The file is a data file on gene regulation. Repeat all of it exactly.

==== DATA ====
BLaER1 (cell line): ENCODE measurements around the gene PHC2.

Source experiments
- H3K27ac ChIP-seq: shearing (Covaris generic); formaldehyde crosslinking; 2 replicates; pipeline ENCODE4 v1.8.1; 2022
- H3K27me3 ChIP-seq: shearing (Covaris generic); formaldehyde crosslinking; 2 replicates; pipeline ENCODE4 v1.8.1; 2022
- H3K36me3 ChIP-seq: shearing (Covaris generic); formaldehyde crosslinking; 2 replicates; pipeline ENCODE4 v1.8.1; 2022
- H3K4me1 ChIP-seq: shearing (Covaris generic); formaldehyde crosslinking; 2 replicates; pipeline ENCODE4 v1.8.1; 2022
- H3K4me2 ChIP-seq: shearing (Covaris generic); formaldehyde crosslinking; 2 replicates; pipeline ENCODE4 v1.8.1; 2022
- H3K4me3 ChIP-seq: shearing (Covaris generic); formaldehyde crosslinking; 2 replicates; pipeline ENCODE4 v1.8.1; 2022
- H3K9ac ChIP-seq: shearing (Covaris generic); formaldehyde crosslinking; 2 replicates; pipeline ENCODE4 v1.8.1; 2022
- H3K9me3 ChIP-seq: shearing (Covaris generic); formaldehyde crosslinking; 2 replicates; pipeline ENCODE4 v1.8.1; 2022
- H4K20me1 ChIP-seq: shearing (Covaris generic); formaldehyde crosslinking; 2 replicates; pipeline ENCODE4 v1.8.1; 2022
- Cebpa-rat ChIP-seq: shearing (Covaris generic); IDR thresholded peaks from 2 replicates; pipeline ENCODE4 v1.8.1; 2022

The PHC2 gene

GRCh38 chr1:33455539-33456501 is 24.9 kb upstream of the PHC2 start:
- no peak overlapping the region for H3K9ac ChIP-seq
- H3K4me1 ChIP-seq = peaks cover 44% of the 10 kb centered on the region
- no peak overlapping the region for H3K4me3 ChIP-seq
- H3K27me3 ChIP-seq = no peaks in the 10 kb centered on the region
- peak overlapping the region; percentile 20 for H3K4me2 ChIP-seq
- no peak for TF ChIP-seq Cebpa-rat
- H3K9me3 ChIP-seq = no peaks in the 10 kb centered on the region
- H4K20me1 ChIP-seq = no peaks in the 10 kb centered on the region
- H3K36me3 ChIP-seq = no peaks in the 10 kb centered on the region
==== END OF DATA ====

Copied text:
BLaER1 (cell line): ENCODE measurements around the gene PHC2.

Source experiments
- H3K27ac ChIP-seq: shearing (Covaris generic); formaldehyde crosslinking; 2 replicates; pipeline ENCODE4 v1.8.1; 2022
- H3K27me3 ChIP-seq: shearing (Covaris generic); formaldehyde crosslinking; 2 replicates; pipeline ENCODE4 v1.8.1; 2022
- H3K36me3 ChIP-seq: shearing (Covaris generic); formaldehyde crosslinking; 2 replicates; pipeline ENCODE4 v1.8.1; 2022
- H3K4me1 ChIP-seq: shearing (Covaris generic); formaldehyde crosslinking; 2 replicates; pipeline ENCODE4 v1.8.1; 2022
- H3K4me2 ChIP-seq: shearing (Covaris generic); formaldehyde crosslinking; 2 replicates; pipeline ENCODE4 v1.8.1; 2022
- H3K4me3 ChIP-seq: shearing (Covaris generic); formaldehyde crosslinking; 2 replicates; pipeline ENCODE4 v1.8.1; 2022
- H3K9ac ChIP-seq: shearing (Covaris generic); formaldehyde crosslinking; 2 replicates; pipeline ENCODE4 v1.8.1; 2022
- H3K9me3 ChIP-seq: shearing (Covaris generic); formaldehyde crosslinking; 2 replicates; pipeline ENCODE4 v1.8.1; 2022
- H4K20me1 ChIP-seq: shearing (Covaris generic); formaldehyde crosslinking; 2 replicates; pipeline ENCODE4 v1.8.1; 2022
- Cebpa-rat ChIP-seq: shearing (Covaris generic); IDR thresholded peaks from 2 replicates; pipeline ENCODE4 v1.8.1; 2022

The PHC2 gene

GRCh38 chr1:33455539-33456501 is 24.9 kb upstream of the PHC2 start:
- no peak overlapping the region for H3K9ac ChIP-seq
- H3K4me1 ChIP-seq = peaks cover 44% of the 10 kb centered on the region
- no peak overlapping the region for H3K4me3 ChIP-seq
- H3K27me3 ChIP-seq = no peaks in the 10 kb centered on the region
- peak overlapping the region; percentile 20 for H3K4me2 ChIP-seq
- no peak for TF ChIP-seq Cebpa-rat
- H3K9me3 ChIP-seq = no peaks in the 10 kb centered on the region
- H4K20me1 ChIP-seq = no peaks in the 10 kb centered on the region
- H3K36me3 ChIP-seq = no peaks in the 10 kb centered on the region